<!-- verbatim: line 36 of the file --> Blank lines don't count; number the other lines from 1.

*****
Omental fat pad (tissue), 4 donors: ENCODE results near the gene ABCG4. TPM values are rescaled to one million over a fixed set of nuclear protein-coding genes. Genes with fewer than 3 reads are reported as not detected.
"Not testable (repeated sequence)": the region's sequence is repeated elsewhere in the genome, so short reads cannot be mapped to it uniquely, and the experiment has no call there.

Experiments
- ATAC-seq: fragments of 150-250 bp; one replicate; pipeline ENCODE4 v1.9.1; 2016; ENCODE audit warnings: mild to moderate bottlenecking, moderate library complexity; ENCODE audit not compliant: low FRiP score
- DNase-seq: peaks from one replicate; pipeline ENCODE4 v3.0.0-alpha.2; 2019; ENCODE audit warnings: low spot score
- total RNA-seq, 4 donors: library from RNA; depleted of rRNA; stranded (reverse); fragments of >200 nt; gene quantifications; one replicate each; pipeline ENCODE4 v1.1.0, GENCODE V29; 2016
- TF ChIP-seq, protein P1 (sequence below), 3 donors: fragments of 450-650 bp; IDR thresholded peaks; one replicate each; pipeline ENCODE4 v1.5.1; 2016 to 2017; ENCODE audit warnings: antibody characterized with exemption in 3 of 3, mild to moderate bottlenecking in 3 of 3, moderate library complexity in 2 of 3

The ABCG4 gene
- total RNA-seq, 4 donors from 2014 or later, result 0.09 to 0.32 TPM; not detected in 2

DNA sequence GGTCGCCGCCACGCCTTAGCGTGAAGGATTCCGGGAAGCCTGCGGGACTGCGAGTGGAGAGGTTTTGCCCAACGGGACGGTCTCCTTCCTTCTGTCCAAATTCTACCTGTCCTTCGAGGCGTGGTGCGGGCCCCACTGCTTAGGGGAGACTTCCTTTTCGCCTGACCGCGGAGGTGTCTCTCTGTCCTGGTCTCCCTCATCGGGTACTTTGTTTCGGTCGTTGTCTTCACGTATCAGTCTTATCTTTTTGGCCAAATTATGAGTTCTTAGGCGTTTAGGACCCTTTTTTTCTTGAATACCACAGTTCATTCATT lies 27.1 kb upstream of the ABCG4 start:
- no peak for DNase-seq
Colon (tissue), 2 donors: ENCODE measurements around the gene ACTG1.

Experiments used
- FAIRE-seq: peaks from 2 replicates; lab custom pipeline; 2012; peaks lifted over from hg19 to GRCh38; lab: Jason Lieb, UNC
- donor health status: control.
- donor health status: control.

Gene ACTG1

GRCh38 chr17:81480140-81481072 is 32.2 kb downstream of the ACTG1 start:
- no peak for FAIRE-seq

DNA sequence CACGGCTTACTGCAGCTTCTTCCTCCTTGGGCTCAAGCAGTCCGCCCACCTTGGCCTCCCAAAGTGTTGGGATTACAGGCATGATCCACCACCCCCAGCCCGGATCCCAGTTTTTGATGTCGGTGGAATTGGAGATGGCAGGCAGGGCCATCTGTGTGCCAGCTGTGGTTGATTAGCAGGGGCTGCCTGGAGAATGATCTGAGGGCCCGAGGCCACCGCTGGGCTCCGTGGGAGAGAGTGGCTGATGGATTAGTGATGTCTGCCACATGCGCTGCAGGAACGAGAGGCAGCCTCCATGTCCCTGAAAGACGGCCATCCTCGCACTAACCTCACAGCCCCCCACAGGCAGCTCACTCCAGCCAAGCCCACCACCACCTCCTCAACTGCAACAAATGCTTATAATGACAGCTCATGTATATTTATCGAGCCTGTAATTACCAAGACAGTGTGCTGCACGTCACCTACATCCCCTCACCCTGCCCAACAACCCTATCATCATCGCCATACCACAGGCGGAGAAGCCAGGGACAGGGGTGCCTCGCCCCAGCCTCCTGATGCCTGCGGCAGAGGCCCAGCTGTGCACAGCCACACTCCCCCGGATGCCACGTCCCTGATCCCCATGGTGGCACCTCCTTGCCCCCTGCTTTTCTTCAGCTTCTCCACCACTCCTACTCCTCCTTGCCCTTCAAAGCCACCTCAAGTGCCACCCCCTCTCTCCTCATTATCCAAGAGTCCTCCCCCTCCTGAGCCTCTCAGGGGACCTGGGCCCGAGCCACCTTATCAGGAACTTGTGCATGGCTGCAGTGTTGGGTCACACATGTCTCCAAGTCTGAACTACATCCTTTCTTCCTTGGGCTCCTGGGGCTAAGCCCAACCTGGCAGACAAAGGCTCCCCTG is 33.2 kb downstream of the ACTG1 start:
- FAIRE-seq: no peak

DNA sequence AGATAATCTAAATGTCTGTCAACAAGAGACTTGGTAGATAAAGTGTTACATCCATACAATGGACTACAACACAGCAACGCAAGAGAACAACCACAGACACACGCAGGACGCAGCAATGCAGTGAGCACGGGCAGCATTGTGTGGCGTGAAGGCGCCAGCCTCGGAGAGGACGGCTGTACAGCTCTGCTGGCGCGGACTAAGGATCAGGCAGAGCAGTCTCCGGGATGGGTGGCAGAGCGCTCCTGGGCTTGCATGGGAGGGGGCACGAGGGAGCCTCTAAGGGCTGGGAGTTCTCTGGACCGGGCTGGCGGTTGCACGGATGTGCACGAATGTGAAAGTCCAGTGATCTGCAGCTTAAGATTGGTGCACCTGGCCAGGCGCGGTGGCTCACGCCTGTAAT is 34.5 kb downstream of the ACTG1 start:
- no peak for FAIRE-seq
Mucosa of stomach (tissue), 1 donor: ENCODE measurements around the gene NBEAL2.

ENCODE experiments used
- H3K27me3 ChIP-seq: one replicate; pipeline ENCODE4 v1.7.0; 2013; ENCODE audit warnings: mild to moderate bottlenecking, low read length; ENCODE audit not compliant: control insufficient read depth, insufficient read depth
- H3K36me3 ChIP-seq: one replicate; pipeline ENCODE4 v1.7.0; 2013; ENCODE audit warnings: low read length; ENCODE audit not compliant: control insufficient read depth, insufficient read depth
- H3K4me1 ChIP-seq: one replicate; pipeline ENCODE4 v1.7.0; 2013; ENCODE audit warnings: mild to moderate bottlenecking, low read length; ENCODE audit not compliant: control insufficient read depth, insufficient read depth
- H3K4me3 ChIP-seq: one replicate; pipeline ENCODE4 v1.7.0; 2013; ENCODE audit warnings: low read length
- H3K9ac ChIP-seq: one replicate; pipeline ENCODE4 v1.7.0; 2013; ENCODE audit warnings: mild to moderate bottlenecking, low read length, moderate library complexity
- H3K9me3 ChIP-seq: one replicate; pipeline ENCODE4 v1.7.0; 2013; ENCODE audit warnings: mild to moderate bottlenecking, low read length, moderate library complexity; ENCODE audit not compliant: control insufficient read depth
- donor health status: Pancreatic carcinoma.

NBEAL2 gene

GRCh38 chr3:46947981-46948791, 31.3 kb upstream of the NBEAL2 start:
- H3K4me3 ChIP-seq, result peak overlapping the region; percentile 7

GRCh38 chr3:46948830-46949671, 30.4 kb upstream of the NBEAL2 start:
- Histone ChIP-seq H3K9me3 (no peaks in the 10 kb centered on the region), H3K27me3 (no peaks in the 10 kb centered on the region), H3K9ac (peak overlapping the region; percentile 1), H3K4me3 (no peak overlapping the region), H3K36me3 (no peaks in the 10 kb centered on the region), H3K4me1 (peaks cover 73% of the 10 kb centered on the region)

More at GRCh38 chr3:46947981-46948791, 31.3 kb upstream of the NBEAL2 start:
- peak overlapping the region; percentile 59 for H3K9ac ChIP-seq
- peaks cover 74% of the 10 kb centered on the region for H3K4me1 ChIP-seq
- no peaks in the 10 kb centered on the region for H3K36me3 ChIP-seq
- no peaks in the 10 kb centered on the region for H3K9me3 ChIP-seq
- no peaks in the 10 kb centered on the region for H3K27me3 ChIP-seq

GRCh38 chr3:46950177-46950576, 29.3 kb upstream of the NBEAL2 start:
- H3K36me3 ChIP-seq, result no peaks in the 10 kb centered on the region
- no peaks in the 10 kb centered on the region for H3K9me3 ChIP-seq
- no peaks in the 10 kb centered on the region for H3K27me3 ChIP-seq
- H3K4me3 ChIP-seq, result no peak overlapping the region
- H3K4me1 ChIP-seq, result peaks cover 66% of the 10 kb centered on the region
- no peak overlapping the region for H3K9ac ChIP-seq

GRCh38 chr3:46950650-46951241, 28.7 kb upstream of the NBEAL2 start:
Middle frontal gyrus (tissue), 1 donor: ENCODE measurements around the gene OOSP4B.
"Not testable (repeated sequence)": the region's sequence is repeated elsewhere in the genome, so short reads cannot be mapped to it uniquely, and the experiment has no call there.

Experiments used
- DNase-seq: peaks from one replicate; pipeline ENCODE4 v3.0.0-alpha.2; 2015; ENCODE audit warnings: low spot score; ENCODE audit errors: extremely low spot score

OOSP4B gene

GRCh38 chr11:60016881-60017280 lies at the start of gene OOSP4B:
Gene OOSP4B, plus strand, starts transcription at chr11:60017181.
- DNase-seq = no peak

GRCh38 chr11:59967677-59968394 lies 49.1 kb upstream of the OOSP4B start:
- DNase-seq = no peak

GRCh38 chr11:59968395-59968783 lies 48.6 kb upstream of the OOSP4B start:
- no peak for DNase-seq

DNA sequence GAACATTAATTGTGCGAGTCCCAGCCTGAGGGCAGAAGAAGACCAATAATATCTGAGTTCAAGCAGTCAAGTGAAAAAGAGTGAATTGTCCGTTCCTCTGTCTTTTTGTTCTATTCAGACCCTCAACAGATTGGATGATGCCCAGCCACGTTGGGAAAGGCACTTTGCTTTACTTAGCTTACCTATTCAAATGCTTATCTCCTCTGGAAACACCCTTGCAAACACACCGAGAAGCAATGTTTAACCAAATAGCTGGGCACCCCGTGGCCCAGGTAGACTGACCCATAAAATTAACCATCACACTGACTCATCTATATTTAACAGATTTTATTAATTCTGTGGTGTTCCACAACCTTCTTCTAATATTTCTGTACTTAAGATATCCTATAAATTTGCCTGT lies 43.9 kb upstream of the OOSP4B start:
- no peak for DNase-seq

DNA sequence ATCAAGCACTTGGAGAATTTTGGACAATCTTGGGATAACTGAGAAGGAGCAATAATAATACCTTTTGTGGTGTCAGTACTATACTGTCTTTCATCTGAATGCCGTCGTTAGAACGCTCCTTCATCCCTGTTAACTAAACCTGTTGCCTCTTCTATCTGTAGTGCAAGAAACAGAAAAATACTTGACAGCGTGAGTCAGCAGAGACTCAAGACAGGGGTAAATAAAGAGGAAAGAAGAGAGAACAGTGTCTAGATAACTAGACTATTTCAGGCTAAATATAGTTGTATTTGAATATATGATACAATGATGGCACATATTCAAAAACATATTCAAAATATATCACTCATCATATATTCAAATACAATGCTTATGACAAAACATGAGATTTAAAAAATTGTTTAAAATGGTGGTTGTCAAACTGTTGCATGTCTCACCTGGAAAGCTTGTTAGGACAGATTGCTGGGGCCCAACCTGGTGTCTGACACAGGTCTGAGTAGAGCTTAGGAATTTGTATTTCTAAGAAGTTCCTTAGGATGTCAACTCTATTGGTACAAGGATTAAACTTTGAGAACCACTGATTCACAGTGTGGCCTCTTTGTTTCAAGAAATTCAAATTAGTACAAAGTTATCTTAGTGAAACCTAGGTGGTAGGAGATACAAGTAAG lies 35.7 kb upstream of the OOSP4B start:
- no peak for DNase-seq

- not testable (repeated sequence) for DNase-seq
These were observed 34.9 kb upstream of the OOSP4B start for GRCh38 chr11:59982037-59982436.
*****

GRCh38 chr3:46948830-46949671, 30.4 kb upstream of the NBEAL2 start: